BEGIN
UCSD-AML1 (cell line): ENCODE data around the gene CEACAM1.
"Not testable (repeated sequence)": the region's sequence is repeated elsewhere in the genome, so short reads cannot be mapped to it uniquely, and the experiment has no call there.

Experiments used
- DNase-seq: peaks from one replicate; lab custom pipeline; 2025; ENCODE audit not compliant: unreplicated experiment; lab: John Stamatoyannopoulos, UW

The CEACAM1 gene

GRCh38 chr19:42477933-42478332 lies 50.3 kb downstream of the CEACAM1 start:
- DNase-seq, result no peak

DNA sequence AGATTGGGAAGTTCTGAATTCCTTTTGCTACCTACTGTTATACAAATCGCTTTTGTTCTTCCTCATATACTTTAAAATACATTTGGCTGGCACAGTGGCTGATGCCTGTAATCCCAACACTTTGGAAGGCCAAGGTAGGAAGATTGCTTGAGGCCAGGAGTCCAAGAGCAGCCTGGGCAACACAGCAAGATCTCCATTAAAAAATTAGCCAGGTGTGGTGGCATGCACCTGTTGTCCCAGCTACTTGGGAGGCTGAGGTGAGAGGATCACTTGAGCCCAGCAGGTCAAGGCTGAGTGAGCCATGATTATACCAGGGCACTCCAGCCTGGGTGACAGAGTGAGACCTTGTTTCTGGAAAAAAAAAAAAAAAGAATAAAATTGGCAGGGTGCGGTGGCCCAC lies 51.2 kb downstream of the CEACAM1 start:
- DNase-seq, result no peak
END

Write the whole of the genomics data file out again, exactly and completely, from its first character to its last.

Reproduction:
UCSD-AML1 (cell line): ENCODE data around the gene CEACAM1.
"Not testable (repeated sequence)": the region's sequence is repeated elsewhere in the genome, so short reads cannot be mapped to it uniquely, and the experiment has no call there.

Experiments used
- DNase-seq: peaks from one replicate; lab custom pipeline; 2025; ENCODE audit not compliant: unreplicated experiment; lab: John Stamatoyannopoulos, UW

The CEACAM1 gene

GRCh38 chr19:42477933-42478332 lies 50.3 kb downstream of the CEACAM1 start:
- DNase-seq, result no peak

DNA sequence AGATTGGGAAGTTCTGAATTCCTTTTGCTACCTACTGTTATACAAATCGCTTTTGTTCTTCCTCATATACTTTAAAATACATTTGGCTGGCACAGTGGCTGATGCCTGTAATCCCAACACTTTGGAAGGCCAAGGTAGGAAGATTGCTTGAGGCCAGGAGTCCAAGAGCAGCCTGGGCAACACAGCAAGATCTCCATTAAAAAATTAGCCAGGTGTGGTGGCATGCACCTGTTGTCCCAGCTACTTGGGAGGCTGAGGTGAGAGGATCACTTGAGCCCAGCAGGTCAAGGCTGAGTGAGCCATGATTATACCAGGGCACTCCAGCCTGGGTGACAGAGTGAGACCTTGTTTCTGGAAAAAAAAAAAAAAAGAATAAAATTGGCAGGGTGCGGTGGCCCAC lies 51.2 kb downstream of the CEACAM1 start:
- DNase-seq, result no peak